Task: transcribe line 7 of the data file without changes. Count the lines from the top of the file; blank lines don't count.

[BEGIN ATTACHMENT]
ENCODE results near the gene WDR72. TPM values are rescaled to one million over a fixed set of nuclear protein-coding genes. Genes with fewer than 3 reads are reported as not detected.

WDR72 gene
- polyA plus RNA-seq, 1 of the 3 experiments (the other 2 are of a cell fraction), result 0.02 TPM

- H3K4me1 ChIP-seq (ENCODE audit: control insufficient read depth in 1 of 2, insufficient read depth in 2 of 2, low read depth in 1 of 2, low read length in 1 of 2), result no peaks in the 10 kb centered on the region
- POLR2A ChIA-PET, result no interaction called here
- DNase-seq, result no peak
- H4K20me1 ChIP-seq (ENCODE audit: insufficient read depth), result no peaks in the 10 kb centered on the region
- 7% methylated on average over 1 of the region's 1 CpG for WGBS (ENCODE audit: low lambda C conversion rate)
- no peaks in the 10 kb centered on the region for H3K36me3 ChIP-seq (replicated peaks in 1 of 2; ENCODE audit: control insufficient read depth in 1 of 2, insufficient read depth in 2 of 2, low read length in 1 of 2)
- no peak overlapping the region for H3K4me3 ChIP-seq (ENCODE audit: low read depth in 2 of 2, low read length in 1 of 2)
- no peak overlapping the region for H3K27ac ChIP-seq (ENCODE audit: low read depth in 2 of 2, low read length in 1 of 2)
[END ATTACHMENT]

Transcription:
- H4K20me1 ChIP-seq (ENCODE audit: insufficient read depth), result no peaks in the 10 kb centered on the region